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Food of the New Generation

Por Carola Sixto -

Salty snacks, simple meals, desserts and sweet snacks, proteins as main courses, and ready-to-eat breakfasts will be the five favorite food choices for teens in 10 years. If you want your child to be the exception, begin to establish healthy eating habits in your family today.

In the year 2020, teens will eat more salty and flavored snacks, convenience foods, proteins as main dishes, desserts, sweets, and ready-to-eat breakfasts. This is one of the conclusions of the report “A Look Into the Food of the Future,” performed by NDP, a market research group, which analyzed how the eating habits of each generation determines how the diet will be in ten years. To do this, researchers analyzed changes in the diet and compared this to growth patterns, food preferences of each generation, the effects of population and its evolution over the next decade, and current trends.

The group analyzed five generations: generation “Z,” born from 1990 to present; generation “Y,” born between 1976 and 1989; generation “G,” between 1965 and 1975; the old “boomers,” born between 1946 and 1955, and the “silent” generation, born between 1930 and 1945.

People of the “Y” generation will be responsible of increasing the consumption of the five food groups previously mentioned, except for the ready-to-eat breakfasts. In a decade, adults between 31 and 44 years old will eat up to 44% more salty snacks; 42% more simple meals; 22% more protein as main dishes, and 34% more desserts and sweet snacks; while children under 10 years of age, who conform generation “Z” will have the highest influence on the increase of ready-to-eat breakfasts.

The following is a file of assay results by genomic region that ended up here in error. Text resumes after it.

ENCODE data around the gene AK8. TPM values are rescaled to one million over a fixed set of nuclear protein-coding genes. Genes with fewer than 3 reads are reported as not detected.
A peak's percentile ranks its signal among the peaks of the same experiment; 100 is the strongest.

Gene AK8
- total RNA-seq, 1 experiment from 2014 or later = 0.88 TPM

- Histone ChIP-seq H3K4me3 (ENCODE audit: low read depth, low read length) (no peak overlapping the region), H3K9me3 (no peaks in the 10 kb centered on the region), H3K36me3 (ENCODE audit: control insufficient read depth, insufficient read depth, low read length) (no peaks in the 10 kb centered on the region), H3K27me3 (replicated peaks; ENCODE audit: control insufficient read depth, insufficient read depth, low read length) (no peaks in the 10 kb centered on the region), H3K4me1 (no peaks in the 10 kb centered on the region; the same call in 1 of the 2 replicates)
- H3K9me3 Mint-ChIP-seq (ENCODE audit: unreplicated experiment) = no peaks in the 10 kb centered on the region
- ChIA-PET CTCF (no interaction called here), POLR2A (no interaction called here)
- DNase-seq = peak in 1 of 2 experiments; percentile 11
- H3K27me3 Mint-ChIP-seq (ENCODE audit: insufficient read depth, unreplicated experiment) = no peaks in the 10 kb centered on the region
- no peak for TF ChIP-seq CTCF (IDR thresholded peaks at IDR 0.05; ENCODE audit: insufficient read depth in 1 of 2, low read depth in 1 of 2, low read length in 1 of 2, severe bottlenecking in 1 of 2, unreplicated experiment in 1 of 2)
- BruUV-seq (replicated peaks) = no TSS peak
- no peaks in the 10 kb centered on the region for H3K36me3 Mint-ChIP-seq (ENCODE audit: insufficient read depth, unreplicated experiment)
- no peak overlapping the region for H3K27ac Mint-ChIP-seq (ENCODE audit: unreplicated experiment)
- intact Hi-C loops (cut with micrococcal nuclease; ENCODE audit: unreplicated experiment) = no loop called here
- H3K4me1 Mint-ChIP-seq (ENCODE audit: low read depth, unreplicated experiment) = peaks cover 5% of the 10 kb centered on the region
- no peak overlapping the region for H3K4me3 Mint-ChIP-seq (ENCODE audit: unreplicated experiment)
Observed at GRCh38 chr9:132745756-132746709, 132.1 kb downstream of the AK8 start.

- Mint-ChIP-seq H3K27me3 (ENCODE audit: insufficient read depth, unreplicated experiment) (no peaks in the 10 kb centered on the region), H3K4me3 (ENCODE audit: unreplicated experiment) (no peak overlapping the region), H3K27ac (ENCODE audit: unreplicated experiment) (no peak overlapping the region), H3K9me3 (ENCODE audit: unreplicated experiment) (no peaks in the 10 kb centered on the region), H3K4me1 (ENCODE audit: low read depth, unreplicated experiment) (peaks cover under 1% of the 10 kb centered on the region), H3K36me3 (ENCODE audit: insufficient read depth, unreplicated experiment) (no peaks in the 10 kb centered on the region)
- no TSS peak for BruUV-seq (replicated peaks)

“Understanding the effect of time in the preferences and habits of different generations helps food companies develop long-term plans for their products and innovations,” said Ann Hanson, author of the study.

Building the Future Without doubt, anticipating the future will always be positive, but not only for businesses. Families can also modify some habits in order to create healthy habits in children that will last a lifetime. Evidence has shown that children who grow in families that practice sports and follow a healthy diet, prioritizing the consumption of fruits and vegetables, maintain these healthy habits during adulthood.
To do this, here are some tips to consider when planning the family diet:
1. Choose at least 50% of whole grains when buying bread, flour, rice, and cereal bars.
2. Vary the vegetables: Every week, introduce new alternatives, so that children learn to eat other food choices.
3. Give children fruit, not only as a dessert, but also as a snack or juice.
4. Serve low-fat milk several times a day to provide enough calcium.
5. Choose fat-free foods.
6. Select corn, soybean, canola, and olive oil.
7. Avoid foods that contain sugar as a main ingredient.

Following these tips, you’ll be contributing to a healthier generation. Definitely, we’re all protagonists of our future.



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